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Liberia news

SDGs unachievable without girls

The Minister of Gender, Children and Social Protection, Julia Duncan Cassell says Liberians should bear in mind that sustainable development is unachievable when millions of girls around the world are not enrolled in school.

SDGs unachievable

Minister Cassell said as a result of such a situation, girls are still being denied of their fundamental needs and rights, adding that girls are still prevalent of harmful attitudes and practices which include early marriage, Female Genital Mutilation or FGM, domestic abuse, rape and sexual exploitation, among other forms of discrimination.

Speaking Tuesday October 11, at the observance of 5th International Day of the Girl Child, held in the Centennial Pavilion on Ashmun Street, Monrovia Madam Cassell disclosed that 40 percent of 15 to19-year-old adolescents experienced physical violence by age 15, and 13 percent experienced sexual violence.

She said Sustainable Development Goals or SDGs will not be attainable if majority of Liberian girls continued to bear their first child before age 18 as a result of forced marriages or rape. She said such practices subject girls to teenage pregnancy, currently estimated at 31 percent with accompanying HIV and STDs risks.

The Gender Minister then called on Liberians to take actions toward advancing an integrated movement for the empowerment of girls across the country, which will lead to an enabling environment for the implementation of programs and policies to foster girls’ education, including compulsory primary education policy for teenage girls.

“Let us make it count by advocating for policy and laws that protect the girl child from every form of sexual and gender based violence and ensuring access to quality adolescent sexual and reproductive health services,” she added.

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Madam Cassell stressed that it will be necessary for everyone to make a count by investing into education and health that will help to empower teenage girls and create economic conditions that lead to jobs, saying “Let us make it count by holding ourselves accountable to those international instruments and treaties on the rights of women, girls and children to which the country has acceded and be conformity with them.”

Also speaking at the ceremony, Montserrado County Senator Geraldine Doe Sherif said educating a girl automatically provides an opportunity for her entire family to also educate. She said the exemplary leadership of President Ellen Johnson Sirleaf as a woman, should not in any way make girls to become complacent, but continue to move on with their dreams so that it will yield fruits in the future.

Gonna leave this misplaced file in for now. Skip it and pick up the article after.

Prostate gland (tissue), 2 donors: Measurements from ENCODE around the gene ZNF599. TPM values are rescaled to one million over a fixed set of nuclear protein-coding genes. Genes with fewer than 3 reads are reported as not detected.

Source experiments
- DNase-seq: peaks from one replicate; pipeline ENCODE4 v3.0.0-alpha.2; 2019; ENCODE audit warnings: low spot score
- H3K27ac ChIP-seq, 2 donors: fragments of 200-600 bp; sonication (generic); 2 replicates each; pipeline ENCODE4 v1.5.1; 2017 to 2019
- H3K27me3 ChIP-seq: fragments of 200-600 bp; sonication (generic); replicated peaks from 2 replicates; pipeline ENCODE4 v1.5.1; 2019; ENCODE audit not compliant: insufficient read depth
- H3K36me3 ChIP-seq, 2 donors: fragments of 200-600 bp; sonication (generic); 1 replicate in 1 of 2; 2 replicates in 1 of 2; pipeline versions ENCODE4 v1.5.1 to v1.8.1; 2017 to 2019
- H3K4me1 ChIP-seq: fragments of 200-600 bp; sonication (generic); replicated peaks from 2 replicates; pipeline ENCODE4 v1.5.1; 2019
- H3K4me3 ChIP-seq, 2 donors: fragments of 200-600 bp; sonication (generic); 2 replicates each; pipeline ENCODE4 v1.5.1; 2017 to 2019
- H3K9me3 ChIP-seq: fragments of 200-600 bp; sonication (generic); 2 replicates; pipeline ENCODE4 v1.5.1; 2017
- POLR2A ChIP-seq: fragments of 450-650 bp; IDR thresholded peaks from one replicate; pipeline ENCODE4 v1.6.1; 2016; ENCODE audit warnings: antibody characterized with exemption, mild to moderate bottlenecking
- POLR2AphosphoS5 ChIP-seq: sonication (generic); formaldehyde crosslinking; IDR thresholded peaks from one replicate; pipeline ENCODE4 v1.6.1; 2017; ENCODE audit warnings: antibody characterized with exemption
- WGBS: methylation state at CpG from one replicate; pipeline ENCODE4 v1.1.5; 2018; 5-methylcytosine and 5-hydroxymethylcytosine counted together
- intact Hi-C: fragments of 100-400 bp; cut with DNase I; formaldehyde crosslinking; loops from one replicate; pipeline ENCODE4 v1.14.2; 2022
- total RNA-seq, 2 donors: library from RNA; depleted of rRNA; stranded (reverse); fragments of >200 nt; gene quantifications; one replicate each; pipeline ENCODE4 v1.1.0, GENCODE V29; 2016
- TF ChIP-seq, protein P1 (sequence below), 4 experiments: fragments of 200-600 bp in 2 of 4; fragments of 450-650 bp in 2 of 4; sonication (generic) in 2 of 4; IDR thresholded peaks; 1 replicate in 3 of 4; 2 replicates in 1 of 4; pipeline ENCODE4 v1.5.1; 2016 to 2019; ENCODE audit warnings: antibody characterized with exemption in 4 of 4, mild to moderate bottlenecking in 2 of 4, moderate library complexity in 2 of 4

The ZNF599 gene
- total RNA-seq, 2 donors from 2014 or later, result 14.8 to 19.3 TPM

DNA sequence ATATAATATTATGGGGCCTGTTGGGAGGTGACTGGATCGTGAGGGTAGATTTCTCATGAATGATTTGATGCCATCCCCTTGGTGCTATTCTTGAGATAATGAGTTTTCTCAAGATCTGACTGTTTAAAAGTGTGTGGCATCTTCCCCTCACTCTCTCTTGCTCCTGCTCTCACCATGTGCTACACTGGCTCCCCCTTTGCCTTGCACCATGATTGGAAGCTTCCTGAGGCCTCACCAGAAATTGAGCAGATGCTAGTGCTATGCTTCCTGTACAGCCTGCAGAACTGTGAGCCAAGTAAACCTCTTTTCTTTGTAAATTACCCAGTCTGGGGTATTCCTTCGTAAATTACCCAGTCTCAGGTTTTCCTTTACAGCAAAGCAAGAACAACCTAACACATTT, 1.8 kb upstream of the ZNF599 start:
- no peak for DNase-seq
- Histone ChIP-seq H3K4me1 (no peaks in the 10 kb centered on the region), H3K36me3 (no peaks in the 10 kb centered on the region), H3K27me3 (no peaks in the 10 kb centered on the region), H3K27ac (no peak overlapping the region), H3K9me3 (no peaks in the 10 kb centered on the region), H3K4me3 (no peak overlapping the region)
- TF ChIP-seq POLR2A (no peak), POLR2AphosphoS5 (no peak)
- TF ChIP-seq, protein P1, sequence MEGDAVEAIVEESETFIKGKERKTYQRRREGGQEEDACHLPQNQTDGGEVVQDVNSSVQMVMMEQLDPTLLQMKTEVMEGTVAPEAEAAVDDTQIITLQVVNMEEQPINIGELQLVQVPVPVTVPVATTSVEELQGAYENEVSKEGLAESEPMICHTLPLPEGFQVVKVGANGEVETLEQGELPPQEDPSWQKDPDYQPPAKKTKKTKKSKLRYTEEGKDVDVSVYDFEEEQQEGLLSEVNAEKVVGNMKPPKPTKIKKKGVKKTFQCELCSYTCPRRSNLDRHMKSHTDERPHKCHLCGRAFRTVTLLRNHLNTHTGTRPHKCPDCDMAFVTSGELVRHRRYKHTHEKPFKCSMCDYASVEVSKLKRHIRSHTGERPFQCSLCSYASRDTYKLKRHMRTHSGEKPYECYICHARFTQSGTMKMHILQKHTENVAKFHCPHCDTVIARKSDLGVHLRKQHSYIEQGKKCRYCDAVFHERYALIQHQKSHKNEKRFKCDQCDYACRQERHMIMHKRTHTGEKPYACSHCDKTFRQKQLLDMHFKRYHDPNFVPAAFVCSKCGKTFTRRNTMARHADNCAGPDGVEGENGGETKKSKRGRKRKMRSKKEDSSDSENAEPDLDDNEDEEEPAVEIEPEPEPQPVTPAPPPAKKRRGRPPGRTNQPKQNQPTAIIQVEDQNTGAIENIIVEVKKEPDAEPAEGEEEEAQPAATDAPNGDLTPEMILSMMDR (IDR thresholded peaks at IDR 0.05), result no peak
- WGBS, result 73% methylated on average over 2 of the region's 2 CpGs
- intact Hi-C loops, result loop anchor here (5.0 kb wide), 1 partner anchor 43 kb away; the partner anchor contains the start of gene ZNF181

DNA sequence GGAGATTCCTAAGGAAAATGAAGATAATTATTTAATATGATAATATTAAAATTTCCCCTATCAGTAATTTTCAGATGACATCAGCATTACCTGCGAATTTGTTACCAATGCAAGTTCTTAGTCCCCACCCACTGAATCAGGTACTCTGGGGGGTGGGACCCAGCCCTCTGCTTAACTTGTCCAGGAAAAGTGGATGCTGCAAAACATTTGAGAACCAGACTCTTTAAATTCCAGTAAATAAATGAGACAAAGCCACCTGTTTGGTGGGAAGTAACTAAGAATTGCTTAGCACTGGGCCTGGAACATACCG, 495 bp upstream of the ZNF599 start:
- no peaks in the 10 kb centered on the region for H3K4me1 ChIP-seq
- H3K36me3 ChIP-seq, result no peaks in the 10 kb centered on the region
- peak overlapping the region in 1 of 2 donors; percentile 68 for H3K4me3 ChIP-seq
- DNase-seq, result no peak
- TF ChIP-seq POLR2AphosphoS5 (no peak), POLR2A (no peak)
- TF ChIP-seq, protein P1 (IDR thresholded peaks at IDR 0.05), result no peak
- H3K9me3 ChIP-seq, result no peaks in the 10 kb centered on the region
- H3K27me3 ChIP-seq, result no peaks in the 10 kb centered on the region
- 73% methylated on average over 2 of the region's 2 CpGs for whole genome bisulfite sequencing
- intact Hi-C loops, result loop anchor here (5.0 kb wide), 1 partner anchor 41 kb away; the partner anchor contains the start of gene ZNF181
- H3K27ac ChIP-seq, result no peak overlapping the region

The Montserrado Senator congratulated Liberian women and girls for their brilliance and urged them to speak out so that they will be heard, not only at home but abroad. She has meanwhile stressed a need for government to create laws that will help to protect girls against early marriage, adding if these laws are properly put into place, they will also help to prevent these abuses.
At the same time, Nimba County District #8 Representative Larry Younquoi has noted that girl’s education still remains a challenge here, adding “Laws are easily made, but the implementation is what matters.”

He said in spite of challenges faced by girls in pursuing education, those of them (officials) in authority will remain persistent in championing laws on girl’s policy for implementation to strengthen women and girls.

Speaking to this paper in an interview in Monrovia, Rep. Younquoi said there is a need for men to protect girl child through elevation, and protecting them against discrimination and sexual abuse, among others.

The lawmaker said he was grateful to have left Nimba to form part of the observance of the International Day of the Girl Child in Monrovia, which is set aside to annually stress protection for women and girls.

“Girls should have confidence in themselves no matter in whatever they intend doing,” Younquoi emphasized. Rep. Younquoi said he reflected on his two girls children that God has blessed him with, and looking at what their colleagues did at the ceremony, he hopes that next celebration of the girl child will be extended to rural areas to enable girls there to get exposure and understand that they too are important in society.

By Zee Roberts-Editing by Jonathan Browne

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